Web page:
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    If the part is big or hard to hold the wires and mic at the same time I just stick the 2 wires to the part with a little dab of grease, works great.

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    Quote Originally Posted by Cuda View Post
    If the part is big or hard to hold the wires and mic at the same time I just stick the 2 wires to the part with a little dab of grease, works great.
    A+ on the grease, works everytime.

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    The wire holders that have a hole in the base that slip-fits on the mic anvil are the schizzle!
    The Etalon indicating mic that has the push button anvil retraction feature is also the schizzle for three-wire work! The fact it can be easily converted for use with a probe and amplifier to get you down to 0.0000001" is also kinda groovy!

    Look Ma... just two hands!

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    Google PEE DEE THREAD MEASURING WIRE SET, They come in a complete set with a chart for all the calculations explained. Very reasonable.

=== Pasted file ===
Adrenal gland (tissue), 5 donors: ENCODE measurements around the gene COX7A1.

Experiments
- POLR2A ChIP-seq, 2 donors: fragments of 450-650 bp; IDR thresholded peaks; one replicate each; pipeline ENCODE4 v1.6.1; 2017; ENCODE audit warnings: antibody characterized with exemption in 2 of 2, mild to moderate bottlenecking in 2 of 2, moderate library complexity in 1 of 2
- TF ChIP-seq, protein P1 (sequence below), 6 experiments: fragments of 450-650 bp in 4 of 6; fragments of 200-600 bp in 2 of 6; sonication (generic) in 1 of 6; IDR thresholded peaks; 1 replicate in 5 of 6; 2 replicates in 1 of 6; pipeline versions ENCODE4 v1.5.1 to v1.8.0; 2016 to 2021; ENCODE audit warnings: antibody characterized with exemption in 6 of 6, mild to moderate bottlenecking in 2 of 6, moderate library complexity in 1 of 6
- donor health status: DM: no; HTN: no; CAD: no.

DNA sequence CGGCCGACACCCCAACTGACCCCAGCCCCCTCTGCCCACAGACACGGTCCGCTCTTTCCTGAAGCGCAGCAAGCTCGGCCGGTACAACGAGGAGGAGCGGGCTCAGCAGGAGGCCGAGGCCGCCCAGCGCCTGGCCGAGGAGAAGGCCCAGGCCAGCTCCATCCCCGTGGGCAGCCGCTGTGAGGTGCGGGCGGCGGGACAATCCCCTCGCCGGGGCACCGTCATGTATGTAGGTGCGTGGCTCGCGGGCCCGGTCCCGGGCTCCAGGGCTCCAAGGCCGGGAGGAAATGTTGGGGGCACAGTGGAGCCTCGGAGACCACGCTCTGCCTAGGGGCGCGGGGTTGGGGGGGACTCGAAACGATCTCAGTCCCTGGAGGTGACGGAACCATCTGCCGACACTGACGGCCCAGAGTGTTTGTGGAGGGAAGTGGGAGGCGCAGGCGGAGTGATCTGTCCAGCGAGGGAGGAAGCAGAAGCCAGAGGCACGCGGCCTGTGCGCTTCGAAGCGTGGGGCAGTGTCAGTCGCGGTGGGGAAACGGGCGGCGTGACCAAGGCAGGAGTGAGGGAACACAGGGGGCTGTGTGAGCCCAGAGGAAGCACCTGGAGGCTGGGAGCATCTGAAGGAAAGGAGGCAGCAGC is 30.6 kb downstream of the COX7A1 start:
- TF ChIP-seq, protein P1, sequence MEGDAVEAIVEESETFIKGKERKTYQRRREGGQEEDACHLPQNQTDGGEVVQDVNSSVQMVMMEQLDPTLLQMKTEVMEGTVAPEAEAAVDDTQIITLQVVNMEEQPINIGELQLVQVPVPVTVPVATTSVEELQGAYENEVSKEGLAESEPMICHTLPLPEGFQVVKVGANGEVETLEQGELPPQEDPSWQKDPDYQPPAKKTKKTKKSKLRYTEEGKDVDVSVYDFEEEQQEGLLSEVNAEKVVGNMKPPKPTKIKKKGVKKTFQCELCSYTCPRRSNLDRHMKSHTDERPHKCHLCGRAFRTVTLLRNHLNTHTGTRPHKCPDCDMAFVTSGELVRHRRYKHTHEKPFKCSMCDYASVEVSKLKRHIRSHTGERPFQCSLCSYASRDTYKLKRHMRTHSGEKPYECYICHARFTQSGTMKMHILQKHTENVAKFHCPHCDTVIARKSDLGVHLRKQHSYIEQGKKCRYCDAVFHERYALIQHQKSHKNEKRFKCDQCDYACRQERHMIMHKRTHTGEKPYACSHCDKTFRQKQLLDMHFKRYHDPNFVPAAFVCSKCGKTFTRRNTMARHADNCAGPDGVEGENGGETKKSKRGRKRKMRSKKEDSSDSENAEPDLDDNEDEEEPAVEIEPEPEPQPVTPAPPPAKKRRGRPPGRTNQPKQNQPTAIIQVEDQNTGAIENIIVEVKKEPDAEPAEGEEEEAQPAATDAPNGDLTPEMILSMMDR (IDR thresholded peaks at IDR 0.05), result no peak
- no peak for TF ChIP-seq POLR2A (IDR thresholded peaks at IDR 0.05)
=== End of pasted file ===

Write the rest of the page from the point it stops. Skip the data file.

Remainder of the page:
Lord Byron

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    It's true, the 3-wire thread system is difficult to manipulate with a micrometer, but being a good machinist is developing skills to overcome this difficulty. I used to teach my students to do this manually by holding the wires in one hand, and the micrometer in the other while the workpiece was held between centers.

    The charts in the PEE DEE set give you the reading over the wires equivalent to the maximum allowed pitch diameter; you can get the minimum allowed pitch diameter for any class of fit from the Machinerys Handbook. The difference between the maximum and minimum is the tolerance. There is no hocus-pocus about it.